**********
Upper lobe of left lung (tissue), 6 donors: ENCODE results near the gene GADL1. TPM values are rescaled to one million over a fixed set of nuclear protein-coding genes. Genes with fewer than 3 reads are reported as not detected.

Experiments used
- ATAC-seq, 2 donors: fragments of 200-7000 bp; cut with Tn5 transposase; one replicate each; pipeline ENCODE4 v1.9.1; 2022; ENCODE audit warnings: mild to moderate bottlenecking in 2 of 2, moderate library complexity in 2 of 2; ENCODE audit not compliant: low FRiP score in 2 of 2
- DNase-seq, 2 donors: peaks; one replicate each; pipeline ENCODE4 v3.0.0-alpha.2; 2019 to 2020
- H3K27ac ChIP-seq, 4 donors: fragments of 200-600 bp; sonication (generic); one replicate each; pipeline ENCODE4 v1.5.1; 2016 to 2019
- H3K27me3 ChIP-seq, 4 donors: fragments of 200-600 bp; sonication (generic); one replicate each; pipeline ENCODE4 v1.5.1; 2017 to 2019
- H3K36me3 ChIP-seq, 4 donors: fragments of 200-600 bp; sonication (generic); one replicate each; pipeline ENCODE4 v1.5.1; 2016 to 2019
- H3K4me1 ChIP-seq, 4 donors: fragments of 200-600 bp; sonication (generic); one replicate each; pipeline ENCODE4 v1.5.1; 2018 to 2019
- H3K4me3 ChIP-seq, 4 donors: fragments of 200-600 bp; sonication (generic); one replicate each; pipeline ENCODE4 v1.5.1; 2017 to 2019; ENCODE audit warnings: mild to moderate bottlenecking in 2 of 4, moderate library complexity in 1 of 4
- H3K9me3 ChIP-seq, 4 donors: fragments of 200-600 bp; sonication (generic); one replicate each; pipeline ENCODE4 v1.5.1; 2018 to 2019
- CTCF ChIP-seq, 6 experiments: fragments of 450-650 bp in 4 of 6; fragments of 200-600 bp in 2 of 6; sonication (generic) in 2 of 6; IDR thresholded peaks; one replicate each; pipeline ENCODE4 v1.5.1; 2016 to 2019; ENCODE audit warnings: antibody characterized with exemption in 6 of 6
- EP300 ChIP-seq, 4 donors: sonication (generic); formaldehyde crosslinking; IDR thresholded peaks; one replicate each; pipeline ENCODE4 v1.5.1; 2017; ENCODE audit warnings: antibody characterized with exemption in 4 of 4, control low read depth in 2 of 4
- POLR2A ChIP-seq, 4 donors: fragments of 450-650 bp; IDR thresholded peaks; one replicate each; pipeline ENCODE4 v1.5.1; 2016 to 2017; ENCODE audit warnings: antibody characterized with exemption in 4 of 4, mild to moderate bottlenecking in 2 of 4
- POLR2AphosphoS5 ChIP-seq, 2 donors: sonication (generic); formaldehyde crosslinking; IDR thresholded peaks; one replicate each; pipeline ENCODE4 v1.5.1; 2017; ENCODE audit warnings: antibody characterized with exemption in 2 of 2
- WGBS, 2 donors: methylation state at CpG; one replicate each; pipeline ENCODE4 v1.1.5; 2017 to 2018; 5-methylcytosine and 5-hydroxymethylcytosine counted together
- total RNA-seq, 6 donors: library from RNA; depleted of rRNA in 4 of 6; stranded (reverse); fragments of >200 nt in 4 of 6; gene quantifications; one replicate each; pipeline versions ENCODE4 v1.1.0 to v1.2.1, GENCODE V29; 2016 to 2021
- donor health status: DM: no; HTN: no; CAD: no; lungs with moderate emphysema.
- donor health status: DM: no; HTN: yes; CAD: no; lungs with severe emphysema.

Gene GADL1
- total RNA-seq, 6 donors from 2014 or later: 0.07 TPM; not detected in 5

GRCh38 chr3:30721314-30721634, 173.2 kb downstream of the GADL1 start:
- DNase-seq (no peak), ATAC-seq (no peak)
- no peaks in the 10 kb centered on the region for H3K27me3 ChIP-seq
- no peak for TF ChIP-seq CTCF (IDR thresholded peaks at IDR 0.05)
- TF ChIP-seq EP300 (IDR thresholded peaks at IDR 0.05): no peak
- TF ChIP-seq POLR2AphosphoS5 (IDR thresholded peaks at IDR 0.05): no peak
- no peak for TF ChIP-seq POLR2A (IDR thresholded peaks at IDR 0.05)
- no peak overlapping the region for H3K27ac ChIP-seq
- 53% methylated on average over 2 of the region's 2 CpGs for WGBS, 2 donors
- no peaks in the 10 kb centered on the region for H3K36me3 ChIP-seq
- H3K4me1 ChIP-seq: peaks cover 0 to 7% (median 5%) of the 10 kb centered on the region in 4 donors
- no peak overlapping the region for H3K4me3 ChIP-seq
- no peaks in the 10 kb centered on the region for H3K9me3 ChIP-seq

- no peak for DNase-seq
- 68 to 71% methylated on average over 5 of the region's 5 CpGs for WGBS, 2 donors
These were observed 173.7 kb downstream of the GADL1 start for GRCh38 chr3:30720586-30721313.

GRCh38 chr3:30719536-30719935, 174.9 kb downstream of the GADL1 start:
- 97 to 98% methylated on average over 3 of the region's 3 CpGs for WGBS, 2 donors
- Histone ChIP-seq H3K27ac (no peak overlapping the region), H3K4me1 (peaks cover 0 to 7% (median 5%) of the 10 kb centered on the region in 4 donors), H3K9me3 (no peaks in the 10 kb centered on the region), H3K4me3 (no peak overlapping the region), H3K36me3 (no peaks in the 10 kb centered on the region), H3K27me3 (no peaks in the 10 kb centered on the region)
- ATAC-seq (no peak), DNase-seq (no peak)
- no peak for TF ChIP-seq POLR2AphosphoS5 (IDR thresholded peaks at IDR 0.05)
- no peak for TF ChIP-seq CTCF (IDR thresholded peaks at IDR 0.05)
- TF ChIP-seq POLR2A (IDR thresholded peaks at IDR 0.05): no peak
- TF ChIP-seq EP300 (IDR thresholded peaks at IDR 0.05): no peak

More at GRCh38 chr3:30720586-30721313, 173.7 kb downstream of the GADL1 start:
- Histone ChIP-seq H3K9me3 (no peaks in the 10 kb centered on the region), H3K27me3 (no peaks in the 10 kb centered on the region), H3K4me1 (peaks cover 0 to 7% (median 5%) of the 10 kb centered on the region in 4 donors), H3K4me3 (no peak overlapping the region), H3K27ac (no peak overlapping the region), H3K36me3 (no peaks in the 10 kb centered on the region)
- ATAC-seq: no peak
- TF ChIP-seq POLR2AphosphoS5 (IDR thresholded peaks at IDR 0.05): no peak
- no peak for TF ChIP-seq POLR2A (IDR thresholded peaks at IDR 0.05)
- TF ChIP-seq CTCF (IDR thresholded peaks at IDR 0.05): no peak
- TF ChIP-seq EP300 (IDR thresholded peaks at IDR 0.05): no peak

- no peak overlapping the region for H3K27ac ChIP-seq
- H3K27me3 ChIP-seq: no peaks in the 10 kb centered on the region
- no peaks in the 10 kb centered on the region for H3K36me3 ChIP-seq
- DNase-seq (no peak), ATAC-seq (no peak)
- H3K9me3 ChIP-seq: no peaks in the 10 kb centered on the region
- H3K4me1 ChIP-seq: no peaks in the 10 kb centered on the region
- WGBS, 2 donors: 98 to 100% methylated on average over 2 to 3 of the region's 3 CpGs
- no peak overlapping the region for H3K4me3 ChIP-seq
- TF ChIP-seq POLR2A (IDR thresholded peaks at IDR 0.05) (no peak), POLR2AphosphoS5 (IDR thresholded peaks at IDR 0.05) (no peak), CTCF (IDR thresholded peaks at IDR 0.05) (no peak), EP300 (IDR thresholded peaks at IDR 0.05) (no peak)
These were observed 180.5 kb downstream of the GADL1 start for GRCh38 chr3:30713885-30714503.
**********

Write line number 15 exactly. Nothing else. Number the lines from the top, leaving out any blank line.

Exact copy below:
- WGBS, 2 donors: methylation state at CpG; one replicate each; pipeline ENCODE4 v1.1.5; 2017 to 2018; 5-methylcytosine and 5-hydroxymethylcytosine counted together